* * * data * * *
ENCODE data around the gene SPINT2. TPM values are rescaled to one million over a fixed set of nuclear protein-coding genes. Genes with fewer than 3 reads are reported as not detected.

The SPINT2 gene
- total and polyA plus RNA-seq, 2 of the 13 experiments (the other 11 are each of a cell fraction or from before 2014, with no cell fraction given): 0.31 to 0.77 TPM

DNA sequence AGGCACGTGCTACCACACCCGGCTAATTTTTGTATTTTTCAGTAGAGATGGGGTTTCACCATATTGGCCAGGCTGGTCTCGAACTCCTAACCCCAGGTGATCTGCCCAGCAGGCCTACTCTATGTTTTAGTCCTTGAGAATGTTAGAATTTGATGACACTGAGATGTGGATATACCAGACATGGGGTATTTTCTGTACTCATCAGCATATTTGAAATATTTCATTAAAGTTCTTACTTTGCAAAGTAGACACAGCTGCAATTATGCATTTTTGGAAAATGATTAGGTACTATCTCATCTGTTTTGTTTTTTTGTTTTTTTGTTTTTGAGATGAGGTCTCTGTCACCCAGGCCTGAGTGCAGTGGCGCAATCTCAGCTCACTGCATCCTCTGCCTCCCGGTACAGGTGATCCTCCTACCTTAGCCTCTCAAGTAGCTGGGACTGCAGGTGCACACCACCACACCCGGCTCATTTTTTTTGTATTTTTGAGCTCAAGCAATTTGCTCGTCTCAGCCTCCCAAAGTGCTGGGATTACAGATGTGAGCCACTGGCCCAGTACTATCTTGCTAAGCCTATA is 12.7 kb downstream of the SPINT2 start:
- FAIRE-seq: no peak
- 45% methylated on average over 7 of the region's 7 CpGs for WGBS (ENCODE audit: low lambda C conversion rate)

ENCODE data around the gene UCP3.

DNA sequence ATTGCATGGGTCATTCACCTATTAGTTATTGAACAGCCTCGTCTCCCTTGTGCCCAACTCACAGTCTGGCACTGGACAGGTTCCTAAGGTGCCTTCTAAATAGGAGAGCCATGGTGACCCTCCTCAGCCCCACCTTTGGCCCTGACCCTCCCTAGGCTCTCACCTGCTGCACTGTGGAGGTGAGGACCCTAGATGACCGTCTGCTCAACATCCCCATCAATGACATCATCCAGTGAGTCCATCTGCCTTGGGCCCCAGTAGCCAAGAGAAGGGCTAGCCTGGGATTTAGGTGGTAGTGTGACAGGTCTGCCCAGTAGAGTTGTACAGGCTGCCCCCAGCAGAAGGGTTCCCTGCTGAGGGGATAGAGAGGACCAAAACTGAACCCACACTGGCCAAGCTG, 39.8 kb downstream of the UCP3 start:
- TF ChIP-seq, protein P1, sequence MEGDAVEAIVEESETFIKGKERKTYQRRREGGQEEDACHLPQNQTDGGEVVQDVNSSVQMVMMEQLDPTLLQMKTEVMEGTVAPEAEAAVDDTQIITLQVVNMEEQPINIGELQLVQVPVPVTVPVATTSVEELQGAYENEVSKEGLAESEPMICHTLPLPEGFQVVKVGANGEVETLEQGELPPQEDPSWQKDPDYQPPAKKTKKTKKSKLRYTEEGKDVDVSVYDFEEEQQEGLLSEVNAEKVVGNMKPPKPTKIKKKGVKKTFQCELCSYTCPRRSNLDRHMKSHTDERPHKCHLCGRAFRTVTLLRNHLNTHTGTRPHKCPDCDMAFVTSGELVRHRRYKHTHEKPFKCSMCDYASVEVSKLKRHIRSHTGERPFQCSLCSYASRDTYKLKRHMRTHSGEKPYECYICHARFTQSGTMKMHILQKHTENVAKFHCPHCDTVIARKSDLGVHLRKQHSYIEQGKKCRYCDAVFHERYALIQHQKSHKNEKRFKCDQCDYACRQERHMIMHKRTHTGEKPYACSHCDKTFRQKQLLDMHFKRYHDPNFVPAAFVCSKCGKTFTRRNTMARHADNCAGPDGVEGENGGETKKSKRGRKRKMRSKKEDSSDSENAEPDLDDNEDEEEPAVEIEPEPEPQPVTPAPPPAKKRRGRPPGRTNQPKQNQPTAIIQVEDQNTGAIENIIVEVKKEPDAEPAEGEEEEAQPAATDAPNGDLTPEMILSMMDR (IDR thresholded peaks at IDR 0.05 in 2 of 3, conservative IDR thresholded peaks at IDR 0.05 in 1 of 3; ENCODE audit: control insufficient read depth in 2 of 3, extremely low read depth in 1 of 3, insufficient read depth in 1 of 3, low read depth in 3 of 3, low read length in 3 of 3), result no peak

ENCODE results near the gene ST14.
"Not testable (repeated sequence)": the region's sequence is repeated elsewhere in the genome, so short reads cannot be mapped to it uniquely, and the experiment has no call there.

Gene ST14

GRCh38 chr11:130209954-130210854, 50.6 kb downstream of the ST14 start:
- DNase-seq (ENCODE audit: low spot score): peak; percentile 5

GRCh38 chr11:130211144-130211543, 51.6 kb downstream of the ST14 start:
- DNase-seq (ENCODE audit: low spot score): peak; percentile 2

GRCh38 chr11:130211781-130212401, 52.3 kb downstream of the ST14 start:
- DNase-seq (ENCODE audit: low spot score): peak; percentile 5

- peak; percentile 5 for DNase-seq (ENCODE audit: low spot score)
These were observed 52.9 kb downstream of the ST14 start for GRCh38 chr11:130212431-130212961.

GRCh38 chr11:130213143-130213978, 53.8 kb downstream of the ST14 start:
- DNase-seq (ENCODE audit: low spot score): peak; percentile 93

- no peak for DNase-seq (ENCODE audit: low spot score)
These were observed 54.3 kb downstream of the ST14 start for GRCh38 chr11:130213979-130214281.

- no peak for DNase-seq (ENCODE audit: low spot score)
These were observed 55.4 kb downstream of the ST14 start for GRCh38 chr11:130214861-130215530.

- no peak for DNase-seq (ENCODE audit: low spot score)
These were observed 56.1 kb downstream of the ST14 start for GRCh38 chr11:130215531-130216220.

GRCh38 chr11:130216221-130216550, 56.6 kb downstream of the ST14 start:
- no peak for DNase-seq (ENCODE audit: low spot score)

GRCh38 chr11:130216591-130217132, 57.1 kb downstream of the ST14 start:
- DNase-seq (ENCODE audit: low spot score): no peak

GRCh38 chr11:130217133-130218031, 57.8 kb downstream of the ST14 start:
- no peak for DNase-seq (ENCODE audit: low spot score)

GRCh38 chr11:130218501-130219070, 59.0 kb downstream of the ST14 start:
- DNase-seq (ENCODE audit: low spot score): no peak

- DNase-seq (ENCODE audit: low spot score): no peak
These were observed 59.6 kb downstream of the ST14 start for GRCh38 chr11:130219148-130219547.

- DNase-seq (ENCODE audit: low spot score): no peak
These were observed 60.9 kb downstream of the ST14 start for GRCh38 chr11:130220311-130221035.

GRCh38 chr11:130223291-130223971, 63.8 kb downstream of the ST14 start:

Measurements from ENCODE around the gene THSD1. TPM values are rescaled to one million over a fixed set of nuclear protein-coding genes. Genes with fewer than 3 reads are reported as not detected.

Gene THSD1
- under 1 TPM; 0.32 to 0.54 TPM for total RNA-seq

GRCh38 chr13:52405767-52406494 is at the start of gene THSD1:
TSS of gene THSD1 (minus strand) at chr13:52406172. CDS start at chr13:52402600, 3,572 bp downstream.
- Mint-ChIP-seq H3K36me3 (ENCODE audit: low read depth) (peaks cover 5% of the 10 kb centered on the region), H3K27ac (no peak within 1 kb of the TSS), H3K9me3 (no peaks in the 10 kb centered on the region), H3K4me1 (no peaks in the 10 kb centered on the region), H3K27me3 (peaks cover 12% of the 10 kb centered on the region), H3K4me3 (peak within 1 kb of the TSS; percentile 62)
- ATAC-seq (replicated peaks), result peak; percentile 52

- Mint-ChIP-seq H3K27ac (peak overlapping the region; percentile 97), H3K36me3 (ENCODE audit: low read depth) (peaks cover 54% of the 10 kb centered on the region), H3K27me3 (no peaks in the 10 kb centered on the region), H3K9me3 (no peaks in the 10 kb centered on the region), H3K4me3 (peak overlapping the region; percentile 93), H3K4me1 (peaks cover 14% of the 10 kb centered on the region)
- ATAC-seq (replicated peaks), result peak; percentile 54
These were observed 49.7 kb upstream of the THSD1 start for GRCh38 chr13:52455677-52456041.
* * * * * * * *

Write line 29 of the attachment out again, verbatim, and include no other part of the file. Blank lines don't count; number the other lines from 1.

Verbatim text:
GRCh38 chr11:130216221-130216550, 56.6 kb downstream of the ST14 start: